Almost nothing is certain about the Mets from season to season, especially health-wise. And nothing is certain about playing baseball during a worldwide pandemic either, except that it’s probably a bad idea.
Which is to say, I can’t be certain that Max Moroff won’t play for the 2020 Mets. It’s improbable, sure, but so is even playing baseball this year, so why not.
The 26-year-old utility infielder is with the Mets as a non-roster invitee, his third team since breaking into the majors in 2016. He’s one of four such NRIs with the Mets and in their special coronavirus “player pool,” along with Eduardo Nunez, Gordon Beckham and the recently-added Jake Hager. Besides the NRIs, Andres Giminez, Luis Guillorme and The Ghost of Jed Lowire are also varying degrees of in the way of Mets Moroff being a thing.
A point in Moroff’s favor: when spring training was canceled, he led the team in walks with five in 28 plate appearances, helping him on his way to a .357 on-base percentage.
A point against Moroff: he mostly scuffled after a hot start, batting just .217 with two doubles and nine strikeouts.
Even worse for Moroff, Nunez comparatively raked, hitting .321/.387/.464 and winning the abbreviated but just-as-coveted King of Spring Training.
There’s nothing exciting about Moroff, but then that’s true of almost every bench utility guy anyway. However, he doesn’t even have the usual Mets’ bootleg version of exciting, whether it’s an All-Star appearance literally ever (Nunez made the 2016 team) or long-gone draft pedigree (Beckham was the eighth overall pick in 2008, Hager 32nd overall in 2011). He’s a light-hitting 16th round pick with 213 career major league at-bats, with over 56 percent of them coming in 2017 for the 75-win Pirates.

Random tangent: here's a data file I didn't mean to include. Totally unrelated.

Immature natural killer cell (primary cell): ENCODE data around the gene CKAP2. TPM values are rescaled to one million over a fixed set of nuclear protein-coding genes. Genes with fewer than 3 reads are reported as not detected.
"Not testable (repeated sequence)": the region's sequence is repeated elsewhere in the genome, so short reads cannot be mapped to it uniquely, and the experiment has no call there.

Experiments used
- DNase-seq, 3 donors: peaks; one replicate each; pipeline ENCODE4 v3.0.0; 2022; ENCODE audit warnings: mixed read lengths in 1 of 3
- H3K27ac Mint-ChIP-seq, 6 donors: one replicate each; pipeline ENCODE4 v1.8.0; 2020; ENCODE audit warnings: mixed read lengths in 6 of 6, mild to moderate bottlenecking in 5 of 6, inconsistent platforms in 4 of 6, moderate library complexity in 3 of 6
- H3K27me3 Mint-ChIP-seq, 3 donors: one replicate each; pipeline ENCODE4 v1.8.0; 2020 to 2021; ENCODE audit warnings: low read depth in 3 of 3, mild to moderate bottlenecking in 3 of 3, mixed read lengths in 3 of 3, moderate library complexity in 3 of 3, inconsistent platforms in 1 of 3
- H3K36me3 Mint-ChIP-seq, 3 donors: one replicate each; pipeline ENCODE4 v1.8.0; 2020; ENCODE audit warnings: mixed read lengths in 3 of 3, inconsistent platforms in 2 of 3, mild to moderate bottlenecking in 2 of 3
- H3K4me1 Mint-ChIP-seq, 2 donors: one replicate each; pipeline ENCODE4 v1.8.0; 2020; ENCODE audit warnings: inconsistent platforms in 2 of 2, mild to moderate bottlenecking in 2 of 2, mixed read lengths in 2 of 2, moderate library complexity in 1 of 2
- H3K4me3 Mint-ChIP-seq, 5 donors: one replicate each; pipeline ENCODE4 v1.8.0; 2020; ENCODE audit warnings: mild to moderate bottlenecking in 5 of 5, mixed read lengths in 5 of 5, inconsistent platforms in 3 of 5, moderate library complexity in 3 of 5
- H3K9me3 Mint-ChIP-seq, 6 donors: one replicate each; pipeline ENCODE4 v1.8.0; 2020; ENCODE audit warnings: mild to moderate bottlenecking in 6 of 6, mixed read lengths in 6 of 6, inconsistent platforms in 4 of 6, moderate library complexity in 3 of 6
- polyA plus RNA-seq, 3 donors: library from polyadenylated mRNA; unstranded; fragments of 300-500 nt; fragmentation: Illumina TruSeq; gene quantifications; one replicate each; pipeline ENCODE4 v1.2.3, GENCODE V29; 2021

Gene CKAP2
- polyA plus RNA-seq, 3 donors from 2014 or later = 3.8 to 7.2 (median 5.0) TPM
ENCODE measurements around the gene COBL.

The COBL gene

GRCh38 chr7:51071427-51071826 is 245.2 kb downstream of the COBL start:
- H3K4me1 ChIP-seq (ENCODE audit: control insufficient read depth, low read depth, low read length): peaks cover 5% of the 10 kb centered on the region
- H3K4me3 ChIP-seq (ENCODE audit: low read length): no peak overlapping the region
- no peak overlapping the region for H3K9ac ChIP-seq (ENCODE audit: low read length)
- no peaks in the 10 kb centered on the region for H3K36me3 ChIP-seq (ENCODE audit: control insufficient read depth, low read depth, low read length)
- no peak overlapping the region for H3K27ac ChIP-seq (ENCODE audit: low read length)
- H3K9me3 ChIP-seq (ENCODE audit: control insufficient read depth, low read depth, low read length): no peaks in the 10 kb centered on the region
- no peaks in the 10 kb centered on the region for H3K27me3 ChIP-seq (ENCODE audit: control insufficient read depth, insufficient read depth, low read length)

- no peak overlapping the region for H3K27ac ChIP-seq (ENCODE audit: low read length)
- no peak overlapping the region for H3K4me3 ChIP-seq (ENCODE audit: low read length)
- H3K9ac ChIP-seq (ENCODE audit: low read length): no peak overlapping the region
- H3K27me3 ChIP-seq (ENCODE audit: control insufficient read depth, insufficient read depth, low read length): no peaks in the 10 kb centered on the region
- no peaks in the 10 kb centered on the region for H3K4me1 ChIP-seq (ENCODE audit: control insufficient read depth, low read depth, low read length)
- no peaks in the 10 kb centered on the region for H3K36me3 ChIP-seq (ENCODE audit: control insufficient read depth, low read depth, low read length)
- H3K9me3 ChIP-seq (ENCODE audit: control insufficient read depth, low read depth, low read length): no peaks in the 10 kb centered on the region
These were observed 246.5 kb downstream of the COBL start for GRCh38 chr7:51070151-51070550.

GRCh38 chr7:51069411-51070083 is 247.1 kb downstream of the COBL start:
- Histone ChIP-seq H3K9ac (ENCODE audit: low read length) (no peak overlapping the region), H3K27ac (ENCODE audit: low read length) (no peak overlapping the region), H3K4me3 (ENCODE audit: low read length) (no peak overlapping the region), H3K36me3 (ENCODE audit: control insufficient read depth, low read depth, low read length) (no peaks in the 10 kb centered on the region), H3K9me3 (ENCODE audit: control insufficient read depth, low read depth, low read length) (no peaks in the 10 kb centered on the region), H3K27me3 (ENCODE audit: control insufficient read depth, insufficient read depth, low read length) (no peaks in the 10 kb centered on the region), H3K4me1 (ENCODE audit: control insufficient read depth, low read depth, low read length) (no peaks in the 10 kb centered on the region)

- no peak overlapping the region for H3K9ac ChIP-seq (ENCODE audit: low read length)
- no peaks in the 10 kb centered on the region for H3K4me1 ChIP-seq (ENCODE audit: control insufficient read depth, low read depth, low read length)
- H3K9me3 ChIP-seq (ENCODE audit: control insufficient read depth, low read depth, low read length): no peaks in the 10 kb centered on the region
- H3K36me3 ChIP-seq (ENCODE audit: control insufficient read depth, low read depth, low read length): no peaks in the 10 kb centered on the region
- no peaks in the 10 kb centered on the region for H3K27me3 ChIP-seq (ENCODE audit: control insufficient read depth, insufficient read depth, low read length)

He strikes out a lot (about 40 percent of his at-bats), rarely walks despite his spring training total, and doesn’t bring power to the table with 14 total extra-base hits, including seven home runs.
But he’s a warm body with playing time at second, third and short, something that, given the nature of this ill-advised season, could suddenly be in short supply at any time.
Not offering much in the way of skills isn’t always been a prerequisite for being on the Mets’ bench (see: Altherr, Aaron though he is, admittedly, raking in the KBO), and the path to playing time could unfortunately come much faster this season for even the deepest reaches of the bench.
Robinson Cano’s mysterious absence from the beginning of camp may have been coronavirus-related (no one has said one way or the other), and Jarrett Parker and Brad Brach are on the COVID-19 IL.
Players are going to continue to get sick; that’s the nature of deciding to go forward with a season while coronavirus cases continue to go up in this country. The odds you see more below replacement level players like Moroff are better than they’ve ever been. Whether games should be played if things get to that point are its own article.